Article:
There are three different words and thus ideas, Brahman, Iśvara, Devatās, that the Vedās convey. But, the translation as God, gets substituted for all the three!  Vedās does not treat them the same and moreover they are not interchangeable either!

From the formless, eternal existence of the nature of consciousness and ānanda emerges the first shades of creation, the very first manifestation, a distinction which is in full knowledge of itself as Brahman. This first outline which can be distinguished but remains inseparable from Brahman, is Iśvara. The commander who now begins the creation, the differentiation. And the world with its plurality and the inherent laws to maintain order is created. Space, Air, fire, water, earth the basic elements and the various proportions of each become the compound and complex life forms. Indwelling all remains the same Brahman, untouched by the apparent creation. Remaining the formless, of the nature of cònsciousness and ānanda, it is now available only for recognition of its distinct nature separate from the nature of the created world.

Iśvara on the other hand has been seen in every aspect of life. What enables the eyes to see? Light. That source which one sees in creation, the highest expression of light in the macrocosm, which becomes the source of all the lights is the Sun. Thus, Sun is looked as the Devatā, since there is no other expression of light, equal to or superior to it. Another example. What is the most essential factor for the tongue to taste different flavours? Without which it looses it capacity to taste? Water. Thus the water in the macrocosm is represented as the Devatā, Varuna. But these Devatās are powerless without Iśvara. They are only following the order and conducting their portfolios! Put it in another way, Iśvara himself is in all these expresssions now, recognised as the Devatās.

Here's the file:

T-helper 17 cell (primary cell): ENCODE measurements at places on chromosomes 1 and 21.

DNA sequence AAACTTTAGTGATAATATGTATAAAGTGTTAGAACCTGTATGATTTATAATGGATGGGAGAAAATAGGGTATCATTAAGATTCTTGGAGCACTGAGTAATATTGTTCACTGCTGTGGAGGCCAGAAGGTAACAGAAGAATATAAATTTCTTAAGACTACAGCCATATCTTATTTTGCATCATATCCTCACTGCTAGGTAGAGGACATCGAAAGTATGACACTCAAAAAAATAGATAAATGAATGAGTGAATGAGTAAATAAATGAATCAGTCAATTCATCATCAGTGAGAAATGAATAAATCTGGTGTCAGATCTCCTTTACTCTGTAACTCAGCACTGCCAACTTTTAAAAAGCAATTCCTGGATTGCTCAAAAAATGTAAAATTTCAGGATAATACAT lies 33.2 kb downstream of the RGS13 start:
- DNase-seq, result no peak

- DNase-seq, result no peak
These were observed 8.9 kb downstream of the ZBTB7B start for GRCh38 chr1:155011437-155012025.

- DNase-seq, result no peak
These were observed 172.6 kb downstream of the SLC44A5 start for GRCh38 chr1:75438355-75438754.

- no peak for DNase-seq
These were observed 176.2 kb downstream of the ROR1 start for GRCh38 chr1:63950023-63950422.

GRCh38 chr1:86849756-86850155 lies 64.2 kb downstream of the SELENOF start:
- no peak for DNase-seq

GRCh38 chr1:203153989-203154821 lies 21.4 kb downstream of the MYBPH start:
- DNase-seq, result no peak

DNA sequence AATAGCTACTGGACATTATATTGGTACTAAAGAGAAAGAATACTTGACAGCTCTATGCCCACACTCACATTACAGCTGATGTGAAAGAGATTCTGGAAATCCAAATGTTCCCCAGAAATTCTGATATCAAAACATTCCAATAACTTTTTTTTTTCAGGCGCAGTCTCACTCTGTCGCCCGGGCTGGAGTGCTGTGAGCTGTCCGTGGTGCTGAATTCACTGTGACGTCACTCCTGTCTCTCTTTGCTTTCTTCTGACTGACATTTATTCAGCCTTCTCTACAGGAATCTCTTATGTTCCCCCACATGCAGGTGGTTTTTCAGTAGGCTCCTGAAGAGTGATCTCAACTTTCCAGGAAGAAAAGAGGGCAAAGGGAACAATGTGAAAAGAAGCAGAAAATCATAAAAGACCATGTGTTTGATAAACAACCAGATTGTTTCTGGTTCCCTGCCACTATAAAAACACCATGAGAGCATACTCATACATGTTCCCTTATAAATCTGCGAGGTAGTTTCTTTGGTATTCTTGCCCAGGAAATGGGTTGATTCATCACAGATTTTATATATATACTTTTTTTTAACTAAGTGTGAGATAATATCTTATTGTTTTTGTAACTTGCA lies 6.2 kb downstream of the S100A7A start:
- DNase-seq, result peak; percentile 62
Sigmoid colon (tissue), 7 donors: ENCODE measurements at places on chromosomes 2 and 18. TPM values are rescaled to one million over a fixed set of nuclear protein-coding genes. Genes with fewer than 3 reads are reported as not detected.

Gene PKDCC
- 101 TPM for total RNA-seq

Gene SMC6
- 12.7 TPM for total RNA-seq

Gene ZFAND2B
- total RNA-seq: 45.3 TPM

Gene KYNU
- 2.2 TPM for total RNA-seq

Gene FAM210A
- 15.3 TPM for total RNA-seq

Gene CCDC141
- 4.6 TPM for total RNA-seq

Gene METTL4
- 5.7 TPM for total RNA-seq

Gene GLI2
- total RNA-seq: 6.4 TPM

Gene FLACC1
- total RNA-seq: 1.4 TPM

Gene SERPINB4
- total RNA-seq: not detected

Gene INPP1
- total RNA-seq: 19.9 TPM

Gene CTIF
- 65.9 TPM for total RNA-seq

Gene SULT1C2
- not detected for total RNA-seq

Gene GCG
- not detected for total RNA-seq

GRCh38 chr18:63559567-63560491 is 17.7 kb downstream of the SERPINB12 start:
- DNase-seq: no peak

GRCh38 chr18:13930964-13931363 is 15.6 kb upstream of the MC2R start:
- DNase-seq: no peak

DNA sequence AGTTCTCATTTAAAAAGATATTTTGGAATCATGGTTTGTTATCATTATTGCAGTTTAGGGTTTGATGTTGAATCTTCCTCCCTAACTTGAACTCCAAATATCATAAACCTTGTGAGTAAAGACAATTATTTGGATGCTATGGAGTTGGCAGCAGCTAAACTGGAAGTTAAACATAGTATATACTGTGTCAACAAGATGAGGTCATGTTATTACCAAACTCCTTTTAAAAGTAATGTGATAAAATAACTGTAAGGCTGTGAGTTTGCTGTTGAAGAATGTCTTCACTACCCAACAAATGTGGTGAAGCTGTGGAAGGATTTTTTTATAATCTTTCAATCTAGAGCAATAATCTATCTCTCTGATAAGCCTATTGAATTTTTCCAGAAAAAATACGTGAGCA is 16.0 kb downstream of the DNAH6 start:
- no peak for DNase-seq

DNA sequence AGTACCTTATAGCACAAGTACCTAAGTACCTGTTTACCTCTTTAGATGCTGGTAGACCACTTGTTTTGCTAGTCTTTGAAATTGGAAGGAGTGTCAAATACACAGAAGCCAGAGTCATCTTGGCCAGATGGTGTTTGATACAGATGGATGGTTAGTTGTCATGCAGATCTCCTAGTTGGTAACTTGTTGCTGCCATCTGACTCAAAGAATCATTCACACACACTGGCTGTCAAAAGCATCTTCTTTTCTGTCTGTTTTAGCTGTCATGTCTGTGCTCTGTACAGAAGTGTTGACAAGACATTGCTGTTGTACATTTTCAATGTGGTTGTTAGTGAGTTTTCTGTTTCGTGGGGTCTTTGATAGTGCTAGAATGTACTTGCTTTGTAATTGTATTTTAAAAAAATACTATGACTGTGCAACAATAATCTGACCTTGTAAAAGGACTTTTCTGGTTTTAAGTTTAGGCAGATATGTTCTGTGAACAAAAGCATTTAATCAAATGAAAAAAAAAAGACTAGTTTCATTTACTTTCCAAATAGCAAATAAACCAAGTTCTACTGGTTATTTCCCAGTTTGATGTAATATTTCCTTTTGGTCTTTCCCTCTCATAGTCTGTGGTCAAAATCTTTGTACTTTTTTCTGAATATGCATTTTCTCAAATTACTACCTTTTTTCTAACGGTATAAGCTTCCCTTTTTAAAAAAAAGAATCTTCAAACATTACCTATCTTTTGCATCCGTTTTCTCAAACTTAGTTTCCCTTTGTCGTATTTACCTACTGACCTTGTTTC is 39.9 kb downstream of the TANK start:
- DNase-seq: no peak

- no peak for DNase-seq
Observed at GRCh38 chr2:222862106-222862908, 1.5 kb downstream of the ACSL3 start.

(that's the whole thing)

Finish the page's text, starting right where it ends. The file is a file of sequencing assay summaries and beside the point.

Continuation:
With the help of such an deliberate imposition, the equation gets established. That the source of the power, the illumination of the world and living being is the same, Brahman. For Iśvara cannot exist without Brahman, Devatās cannot exist without Iśvara, Man cannot exist without the elements! They are all rooted in the ONE. And that ONE is not an externally placed GOD in heaven, but the one which shines as the consciousness, unconditioned awareness.

Iśvara is also the karma phala dātā. How? Who is an atheist according to the Vedic system? And finally, this creation is an appearance, creation is, as an appearance.

Deepti Vishwanath